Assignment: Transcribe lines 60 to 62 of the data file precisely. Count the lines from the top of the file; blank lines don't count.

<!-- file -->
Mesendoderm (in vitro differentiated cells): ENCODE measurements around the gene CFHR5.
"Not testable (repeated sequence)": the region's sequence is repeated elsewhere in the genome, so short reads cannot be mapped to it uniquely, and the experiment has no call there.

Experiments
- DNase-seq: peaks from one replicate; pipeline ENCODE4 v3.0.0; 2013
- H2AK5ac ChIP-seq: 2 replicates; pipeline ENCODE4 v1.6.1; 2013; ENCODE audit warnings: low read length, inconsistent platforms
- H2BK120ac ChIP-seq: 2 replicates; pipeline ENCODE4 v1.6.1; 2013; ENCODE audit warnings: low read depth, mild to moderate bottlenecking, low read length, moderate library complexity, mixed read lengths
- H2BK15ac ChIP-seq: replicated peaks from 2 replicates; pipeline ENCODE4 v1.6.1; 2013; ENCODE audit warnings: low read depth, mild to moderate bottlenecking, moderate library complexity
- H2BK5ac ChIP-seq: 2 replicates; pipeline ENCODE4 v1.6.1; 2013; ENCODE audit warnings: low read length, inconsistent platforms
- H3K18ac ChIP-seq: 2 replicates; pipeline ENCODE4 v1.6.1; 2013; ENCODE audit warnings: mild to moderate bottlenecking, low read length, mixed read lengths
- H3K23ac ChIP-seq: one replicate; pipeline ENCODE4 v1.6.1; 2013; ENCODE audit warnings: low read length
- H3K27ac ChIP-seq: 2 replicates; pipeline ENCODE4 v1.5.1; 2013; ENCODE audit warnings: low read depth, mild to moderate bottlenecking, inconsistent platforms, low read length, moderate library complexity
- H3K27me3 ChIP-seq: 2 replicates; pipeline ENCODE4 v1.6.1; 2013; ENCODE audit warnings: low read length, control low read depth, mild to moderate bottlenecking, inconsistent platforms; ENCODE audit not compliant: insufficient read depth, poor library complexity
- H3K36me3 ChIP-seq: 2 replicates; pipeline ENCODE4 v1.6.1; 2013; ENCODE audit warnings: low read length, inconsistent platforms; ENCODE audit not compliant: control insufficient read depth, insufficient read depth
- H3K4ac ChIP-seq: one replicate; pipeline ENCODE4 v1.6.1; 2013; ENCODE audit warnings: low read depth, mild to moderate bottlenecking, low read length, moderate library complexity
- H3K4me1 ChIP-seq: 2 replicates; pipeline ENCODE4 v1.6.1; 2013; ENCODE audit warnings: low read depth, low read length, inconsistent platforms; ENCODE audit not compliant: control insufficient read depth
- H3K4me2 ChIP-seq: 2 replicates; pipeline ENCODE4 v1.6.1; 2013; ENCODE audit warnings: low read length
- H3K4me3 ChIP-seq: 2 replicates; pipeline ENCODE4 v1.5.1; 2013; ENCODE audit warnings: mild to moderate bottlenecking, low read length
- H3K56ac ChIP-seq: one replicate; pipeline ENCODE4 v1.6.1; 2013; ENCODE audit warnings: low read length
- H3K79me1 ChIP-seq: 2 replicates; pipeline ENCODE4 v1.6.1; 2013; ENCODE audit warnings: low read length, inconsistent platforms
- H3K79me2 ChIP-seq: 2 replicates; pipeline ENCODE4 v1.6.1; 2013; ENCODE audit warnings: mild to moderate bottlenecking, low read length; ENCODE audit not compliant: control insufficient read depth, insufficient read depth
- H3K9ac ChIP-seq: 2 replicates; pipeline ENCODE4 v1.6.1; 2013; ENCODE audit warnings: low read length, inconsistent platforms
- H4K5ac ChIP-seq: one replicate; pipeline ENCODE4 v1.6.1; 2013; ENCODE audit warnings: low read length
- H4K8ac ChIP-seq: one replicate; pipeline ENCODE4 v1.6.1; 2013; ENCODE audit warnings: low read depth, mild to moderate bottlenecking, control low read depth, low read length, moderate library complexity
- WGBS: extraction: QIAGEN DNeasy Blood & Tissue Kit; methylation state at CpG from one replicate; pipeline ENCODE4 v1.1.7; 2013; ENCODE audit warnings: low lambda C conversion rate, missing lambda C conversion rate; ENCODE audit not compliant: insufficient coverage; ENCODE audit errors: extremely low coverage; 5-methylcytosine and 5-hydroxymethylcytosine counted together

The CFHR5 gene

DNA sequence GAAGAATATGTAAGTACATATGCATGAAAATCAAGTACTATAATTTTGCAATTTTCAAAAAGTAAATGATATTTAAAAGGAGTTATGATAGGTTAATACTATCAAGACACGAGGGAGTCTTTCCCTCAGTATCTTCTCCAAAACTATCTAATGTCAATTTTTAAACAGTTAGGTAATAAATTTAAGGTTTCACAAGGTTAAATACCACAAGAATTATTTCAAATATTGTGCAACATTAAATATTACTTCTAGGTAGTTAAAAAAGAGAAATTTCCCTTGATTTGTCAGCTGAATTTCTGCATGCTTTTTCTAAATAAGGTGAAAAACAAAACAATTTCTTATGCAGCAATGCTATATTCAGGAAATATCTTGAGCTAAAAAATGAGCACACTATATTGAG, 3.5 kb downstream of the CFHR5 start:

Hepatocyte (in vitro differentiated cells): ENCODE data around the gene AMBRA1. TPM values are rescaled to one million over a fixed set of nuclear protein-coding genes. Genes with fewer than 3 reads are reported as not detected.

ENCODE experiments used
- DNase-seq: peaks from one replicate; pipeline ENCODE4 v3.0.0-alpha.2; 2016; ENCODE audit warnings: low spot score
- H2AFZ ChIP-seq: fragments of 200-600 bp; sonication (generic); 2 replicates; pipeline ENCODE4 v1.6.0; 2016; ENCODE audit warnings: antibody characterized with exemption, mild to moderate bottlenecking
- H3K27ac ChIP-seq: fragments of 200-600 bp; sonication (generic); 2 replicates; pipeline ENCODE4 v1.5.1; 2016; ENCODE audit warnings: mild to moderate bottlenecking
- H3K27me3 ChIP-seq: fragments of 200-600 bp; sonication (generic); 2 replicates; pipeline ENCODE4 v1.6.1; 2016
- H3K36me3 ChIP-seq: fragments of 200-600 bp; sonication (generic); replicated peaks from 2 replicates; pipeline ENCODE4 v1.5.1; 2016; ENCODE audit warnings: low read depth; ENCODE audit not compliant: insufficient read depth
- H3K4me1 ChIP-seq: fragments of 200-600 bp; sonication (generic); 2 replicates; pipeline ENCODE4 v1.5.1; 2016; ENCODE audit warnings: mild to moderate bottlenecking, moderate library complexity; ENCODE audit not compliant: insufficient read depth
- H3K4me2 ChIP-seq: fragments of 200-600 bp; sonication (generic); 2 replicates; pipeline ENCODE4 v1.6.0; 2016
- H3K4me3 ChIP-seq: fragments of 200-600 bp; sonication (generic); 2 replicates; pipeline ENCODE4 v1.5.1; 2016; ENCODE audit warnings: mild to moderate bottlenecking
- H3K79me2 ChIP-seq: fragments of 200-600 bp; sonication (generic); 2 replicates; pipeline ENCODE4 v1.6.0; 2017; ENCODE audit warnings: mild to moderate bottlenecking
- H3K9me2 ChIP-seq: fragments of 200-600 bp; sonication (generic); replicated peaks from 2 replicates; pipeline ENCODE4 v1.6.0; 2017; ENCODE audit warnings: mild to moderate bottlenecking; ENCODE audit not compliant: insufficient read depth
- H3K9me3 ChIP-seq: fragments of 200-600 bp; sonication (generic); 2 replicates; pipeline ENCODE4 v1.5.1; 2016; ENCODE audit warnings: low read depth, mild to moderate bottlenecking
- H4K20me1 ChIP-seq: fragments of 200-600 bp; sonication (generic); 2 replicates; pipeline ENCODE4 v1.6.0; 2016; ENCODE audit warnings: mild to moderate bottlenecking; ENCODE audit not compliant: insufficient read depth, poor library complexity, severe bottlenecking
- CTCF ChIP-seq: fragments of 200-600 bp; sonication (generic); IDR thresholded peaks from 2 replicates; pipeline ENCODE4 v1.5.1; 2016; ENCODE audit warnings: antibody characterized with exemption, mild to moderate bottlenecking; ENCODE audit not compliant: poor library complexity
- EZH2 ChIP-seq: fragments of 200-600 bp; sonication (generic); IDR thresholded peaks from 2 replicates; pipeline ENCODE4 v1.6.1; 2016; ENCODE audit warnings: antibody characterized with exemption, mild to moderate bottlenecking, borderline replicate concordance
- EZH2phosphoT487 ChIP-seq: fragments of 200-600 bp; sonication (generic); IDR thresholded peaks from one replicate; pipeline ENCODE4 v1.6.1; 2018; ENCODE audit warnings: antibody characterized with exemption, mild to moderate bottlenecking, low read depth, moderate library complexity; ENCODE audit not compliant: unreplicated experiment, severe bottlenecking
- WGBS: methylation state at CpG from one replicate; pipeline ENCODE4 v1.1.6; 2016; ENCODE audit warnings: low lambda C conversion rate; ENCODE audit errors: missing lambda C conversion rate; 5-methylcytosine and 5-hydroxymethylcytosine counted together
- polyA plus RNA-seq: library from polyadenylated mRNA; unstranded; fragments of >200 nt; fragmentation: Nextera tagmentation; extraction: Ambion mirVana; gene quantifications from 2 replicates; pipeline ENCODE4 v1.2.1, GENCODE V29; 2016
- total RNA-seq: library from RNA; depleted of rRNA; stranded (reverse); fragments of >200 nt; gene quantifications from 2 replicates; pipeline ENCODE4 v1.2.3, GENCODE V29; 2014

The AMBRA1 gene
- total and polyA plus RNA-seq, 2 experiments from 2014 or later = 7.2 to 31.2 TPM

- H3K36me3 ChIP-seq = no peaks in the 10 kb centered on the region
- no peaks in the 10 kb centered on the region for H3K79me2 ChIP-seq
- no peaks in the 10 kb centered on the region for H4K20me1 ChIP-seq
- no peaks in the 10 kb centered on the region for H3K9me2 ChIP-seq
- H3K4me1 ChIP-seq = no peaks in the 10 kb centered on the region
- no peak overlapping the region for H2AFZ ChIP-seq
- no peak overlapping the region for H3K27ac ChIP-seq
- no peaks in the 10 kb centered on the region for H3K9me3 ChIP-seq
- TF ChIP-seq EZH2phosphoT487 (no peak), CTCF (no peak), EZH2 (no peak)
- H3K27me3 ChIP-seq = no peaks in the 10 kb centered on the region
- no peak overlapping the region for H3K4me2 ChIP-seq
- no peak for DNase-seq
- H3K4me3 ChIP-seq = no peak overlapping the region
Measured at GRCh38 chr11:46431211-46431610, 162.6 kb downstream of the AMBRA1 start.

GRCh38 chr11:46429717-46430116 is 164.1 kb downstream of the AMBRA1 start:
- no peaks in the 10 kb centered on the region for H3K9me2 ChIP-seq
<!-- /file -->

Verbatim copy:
- no peak for DNase-seq
- H3K4me3 ChIP-seq = no peak overlapping the region
Measured at GRCh38 chr11:46431211-46431610, 162.6 kb downstream of the AMBRA1 start.